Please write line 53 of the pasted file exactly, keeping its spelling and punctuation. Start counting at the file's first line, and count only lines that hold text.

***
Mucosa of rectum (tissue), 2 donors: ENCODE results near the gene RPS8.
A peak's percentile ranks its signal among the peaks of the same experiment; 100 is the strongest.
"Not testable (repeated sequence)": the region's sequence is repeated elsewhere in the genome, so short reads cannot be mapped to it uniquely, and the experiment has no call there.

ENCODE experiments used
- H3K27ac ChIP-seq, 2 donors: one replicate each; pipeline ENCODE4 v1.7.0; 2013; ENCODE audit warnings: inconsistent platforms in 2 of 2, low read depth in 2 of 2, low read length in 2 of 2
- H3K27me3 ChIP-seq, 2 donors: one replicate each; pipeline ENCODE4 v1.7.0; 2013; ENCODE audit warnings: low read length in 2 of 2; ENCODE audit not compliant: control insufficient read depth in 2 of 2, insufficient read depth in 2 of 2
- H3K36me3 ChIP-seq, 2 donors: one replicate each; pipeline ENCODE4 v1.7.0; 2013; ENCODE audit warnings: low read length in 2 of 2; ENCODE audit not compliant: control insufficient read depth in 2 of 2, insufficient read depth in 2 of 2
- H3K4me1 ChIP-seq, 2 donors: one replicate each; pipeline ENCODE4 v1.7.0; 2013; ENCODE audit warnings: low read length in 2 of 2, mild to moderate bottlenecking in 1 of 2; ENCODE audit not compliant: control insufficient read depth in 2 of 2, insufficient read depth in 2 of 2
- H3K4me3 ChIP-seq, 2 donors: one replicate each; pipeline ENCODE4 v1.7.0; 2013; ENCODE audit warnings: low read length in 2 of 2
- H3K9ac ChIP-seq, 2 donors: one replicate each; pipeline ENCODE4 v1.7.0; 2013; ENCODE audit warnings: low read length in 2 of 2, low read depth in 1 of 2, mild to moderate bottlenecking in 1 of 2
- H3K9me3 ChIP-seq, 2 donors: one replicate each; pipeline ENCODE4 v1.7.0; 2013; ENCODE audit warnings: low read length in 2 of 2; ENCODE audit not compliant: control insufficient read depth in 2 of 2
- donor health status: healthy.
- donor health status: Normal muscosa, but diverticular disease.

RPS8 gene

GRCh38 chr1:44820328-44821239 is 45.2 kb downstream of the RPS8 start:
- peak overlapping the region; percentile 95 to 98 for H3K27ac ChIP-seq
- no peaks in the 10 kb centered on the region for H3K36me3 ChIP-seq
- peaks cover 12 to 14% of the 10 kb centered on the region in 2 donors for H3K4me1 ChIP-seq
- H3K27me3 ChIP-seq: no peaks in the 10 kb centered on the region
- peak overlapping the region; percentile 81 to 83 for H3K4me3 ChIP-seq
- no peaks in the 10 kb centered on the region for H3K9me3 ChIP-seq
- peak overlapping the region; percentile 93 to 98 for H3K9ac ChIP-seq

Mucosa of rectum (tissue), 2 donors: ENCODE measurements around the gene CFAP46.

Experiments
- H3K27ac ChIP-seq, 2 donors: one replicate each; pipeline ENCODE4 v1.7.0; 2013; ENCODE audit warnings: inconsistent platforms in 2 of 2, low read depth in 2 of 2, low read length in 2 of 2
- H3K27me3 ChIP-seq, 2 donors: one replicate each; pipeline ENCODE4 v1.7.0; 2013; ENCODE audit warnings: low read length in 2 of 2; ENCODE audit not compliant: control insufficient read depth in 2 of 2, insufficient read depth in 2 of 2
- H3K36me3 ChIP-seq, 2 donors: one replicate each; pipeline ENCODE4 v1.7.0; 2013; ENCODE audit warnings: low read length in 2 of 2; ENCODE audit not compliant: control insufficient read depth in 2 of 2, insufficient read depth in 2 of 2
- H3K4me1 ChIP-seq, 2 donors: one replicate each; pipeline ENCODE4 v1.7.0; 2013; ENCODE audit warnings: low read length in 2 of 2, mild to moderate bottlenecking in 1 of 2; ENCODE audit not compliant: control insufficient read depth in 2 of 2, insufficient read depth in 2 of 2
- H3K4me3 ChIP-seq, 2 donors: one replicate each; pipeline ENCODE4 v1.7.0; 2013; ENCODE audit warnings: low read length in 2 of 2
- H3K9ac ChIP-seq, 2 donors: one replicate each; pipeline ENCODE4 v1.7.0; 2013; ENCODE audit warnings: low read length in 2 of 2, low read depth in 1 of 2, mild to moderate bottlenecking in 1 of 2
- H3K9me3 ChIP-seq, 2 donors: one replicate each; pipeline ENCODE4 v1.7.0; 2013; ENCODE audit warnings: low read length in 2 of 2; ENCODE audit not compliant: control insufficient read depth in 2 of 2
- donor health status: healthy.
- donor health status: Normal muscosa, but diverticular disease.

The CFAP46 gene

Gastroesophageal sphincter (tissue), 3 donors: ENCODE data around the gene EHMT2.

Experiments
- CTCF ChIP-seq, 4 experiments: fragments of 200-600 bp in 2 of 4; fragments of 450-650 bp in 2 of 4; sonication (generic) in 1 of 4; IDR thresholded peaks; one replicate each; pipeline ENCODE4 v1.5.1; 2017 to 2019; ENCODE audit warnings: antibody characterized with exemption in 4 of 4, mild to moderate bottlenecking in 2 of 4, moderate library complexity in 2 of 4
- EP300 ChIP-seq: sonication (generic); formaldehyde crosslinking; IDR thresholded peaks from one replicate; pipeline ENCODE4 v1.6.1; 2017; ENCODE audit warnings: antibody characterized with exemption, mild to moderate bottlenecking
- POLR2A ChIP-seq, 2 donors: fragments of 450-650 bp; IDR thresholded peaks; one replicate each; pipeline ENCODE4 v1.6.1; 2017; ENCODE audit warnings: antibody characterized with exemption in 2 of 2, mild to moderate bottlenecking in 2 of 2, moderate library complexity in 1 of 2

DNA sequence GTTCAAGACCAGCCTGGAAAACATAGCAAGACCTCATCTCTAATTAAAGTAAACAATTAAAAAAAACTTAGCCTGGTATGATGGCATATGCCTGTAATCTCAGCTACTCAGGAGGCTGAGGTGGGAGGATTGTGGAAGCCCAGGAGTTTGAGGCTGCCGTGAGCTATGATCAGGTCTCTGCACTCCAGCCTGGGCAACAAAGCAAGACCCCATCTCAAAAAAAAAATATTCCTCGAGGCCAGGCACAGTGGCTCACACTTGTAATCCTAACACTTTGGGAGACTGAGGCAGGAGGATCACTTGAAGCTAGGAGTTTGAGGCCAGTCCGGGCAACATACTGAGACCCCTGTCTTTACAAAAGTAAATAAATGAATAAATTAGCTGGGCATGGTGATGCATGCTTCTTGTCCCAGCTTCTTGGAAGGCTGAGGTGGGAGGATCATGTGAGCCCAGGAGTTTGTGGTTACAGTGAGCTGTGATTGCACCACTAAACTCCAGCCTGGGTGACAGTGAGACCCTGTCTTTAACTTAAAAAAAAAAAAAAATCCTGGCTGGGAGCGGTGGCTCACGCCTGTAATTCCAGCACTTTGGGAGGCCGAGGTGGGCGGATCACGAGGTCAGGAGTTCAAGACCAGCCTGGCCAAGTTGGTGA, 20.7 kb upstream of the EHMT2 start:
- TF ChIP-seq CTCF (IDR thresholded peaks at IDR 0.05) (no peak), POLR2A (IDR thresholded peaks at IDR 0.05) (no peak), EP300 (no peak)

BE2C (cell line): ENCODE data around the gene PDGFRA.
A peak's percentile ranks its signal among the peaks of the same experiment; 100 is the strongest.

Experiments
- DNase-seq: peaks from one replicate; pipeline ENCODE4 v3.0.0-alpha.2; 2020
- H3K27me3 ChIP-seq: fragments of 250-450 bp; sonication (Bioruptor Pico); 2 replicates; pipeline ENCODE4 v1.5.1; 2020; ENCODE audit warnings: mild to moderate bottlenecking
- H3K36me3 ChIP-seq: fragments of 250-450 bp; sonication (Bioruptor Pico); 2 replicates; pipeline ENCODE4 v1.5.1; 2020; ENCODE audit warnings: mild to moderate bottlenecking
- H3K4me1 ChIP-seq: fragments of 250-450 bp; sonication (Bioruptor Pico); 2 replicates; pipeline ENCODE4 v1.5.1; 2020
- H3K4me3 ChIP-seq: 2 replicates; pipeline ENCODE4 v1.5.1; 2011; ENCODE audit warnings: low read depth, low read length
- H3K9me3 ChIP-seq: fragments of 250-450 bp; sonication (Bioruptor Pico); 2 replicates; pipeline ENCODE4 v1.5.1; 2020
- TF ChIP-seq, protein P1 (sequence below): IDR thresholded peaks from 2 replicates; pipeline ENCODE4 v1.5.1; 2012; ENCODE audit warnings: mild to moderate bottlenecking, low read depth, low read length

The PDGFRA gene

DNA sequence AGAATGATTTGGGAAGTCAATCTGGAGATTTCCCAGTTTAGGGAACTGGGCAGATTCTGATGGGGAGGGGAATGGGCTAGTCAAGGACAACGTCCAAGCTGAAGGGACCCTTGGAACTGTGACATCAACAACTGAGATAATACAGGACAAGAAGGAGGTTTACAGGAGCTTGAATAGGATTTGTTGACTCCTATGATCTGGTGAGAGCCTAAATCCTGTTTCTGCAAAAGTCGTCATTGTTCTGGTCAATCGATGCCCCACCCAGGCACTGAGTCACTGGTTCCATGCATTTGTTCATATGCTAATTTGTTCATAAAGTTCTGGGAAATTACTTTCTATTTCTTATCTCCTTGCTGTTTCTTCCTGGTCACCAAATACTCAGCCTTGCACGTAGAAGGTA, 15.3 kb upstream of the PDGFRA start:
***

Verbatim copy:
DNA sequence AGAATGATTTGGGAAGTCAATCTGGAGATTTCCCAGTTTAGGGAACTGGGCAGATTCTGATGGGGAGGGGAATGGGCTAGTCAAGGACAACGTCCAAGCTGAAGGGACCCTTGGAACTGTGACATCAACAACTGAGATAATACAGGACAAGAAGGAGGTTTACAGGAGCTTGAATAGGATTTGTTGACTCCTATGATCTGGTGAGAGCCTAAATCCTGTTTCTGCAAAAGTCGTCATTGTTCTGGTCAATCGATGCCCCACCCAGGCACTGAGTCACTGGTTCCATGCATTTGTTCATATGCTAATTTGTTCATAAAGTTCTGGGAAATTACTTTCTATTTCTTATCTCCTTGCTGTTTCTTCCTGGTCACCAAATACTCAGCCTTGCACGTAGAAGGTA, 15.3 kb upstream of the PDGFRA start: